Gastric Bypass: Laparoscopic Roux-en-Y
Gastric bypass combines a maximum long-term weight loss procedure with all the benefits of laparoscopic surgery. The procedure is performed with a state-of-the-art imaging and tiny keyhole incisions and the operation is usually completed in about two hours. During Roux-en-Y gastric bypass surgery, Dr. Chang will cut the stomach into two sections – a small, thumb-sized pouch (the new stomach) for receiving food, and a larger, lower section. The small intestine is then carefully measured and cut, and the lower part is connected to the new stomach. This new arrangement bypasses the larger segment of the stomach and the first portion of the small intestine. This allows you to eat very small food portions without the feelings of hunger or craving usually associated with food restriction.
Why Choose a Bypass?
Gastric bypass is a common type of weight loss surgery. Most people lose 70 to 80 percent of their excess weight in the first 12 to 24 months. Even more dramatic, a 1999 study followed 500 patients who had undergone laparoscopic gastric bypass surgery. The study found that after five years of follow-up, the average excess body weight loss remained impressively high at 77%. In other words, patients lost their excess weight and kept it off. These results have been verified in more recent studies. Gastric bypass patients are more satisfied with life after losing weight.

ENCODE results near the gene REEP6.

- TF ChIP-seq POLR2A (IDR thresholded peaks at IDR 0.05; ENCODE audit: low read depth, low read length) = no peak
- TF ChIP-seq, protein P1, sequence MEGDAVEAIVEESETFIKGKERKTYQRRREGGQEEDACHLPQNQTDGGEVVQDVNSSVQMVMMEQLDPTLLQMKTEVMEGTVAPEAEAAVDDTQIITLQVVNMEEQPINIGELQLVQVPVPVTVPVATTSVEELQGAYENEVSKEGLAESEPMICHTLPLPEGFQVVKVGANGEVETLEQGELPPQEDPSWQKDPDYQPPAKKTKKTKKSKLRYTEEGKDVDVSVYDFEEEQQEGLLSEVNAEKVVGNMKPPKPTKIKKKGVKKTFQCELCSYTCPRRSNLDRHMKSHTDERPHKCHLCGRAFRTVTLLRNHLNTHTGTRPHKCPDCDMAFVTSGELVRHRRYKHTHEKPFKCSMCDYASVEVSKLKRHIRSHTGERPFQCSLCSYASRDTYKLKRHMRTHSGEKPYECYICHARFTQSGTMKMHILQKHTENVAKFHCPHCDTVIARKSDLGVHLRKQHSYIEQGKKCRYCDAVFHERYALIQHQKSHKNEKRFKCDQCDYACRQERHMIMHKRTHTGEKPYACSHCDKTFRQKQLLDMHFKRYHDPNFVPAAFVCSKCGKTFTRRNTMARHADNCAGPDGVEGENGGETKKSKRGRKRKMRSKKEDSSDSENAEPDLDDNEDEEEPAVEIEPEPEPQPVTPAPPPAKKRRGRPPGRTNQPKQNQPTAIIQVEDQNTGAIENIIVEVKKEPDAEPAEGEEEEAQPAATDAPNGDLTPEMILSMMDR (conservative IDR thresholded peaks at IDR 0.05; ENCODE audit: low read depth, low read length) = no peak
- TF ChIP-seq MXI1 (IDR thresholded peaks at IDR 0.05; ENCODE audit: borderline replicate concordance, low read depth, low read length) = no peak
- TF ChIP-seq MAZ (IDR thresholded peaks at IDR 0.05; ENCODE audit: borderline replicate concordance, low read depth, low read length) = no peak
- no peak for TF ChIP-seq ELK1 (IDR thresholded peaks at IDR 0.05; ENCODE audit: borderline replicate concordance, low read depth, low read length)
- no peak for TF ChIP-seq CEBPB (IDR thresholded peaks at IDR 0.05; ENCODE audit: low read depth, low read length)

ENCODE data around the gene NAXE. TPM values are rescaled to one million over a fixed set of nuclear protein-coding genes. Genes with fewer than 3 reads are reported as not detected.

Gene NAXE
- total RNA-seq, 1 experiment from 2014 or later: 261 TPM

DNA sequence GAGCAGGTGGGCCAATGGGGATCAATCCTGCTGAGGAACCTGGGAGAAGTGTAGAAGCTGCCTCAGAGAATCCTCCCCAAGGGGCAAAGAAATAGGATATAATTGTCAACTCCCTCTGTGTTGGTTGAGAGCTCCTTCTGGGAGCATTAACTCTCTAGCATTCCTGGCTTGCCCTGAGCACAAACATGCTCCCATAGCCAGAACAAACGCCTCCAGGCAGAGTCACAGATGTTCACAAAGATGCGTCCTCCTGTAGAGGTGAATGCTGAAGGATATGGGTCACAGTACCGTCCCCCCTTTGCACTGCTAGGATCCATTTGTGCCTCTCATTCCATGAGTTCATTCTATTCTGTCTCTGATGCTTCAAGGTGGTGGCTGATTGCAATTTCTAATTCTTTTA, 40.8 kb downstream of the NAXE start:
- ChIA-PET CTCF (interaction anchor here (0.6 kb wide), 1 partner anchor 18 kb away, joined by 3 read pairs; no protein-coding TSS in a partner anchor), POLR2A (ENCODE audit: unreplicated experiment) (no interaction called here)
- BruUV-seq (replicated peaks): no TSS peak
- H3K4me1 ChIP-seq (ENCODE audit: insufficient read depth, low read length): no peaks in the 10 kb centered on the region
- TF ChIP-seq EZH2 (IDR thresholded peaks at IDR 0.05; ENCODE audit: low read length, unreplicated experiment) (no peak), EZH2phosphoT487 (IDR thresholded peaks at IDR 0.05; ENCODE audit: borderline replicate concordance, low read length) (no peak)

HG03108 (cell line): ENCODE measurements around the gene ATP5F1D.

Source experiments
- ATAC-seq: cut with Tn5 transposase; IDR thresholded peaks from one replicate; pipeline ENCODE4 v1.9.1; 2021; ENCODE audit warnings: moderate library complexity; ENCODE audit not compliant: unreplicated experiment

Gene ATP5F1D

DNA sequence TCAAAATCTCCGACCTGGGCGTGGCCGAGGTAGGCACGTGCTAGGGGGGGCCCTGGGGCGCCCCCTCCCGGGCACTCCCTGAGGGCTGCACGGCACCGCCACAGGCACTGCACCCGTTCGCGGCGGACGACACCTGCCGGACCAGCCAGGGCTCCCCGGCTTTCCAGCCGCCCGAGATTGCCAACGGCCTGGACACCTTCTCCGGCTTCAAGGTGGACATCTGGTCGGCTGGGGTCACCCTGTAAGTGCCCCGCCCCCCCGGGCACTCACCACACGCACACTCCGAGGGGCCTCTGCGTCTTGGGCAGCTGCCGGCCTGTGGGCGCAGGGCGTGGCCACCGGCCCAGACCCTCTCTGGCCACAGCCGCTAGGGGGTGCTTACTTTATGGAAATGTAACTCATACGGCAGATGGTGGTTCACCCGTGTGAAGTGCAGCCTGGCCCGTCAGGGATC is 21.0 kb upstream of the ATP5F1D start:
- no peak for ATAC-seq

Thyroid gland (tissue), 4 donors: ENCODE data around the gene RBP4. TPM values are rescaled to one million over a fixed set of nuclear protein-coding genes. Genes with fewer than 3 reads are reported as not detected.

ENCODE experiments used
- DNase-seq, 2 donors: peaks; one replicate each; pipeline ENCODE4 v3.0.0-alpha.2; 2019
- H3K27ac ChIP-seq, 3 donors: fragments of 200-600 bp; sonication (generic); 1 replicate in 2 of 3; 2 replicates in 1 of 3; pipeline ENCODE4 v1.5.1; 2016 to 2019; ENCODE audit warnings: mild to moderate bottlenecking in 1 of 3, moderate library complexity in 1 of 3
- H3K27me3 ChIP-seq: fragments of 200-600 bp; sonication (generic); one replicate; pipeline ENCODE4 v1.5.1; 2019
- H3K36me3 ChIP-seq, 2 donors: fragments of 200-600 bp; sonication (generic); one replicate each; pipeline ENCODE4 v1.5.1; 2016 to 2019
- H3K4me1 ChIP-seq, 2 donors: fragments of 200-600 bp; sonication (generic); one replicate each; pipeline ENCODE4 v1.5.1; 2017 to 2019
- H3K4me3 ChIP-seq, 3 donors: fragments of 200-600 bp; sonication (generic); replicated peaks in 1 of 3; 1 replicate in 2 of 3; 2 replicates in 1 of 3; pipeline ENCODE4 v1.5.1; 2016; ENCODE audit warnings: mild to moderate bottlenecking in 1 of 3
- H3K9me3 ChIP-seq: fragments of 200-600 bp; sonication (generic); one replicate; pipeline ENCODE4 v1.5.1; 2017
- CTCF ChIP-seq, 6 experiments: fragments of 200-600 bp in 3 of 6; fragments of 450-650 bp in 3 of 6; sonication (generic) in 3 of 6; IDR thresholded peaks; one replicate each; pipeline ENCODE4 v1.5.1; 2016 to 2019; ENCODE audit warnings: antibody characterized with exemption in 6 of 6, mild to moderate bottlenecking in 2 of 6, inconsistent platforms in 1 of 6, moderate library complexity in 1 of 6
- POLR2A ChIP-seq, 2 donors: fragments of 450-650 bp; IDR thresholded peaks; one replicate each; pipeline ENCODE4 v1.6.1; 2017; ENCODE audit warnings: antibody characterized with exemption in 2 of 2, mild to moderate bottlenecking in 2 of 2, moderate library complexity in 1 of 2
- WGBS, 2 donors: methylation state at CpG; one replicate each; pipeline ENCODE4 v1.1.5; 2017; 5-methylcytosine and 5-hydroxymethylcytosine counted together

For the majority of our bariatric patients, who are seen at both our Victoria and Corpus Christi locations, surgery will be performed laparoscopically. Minimally invasive surgical techniques, as opposed to open surgery, significantly reduce the amount of risk, discomfort, and recovery time for patients. Though recovery times may vary, our average hospital length of stay is slightly less than 48 hours.
References: 1. Wittgrove AC, Clark GW: Laparoscopic Gastric Bypass: A five-year prospective study of 500 patients followed from 3 to 60 months. Obesity Surgery 9: 123-143, 1999. 2. White S, et al. Long-term outcomes after gastric bypass. Obesity Surgery 15(2):155-63, 2005.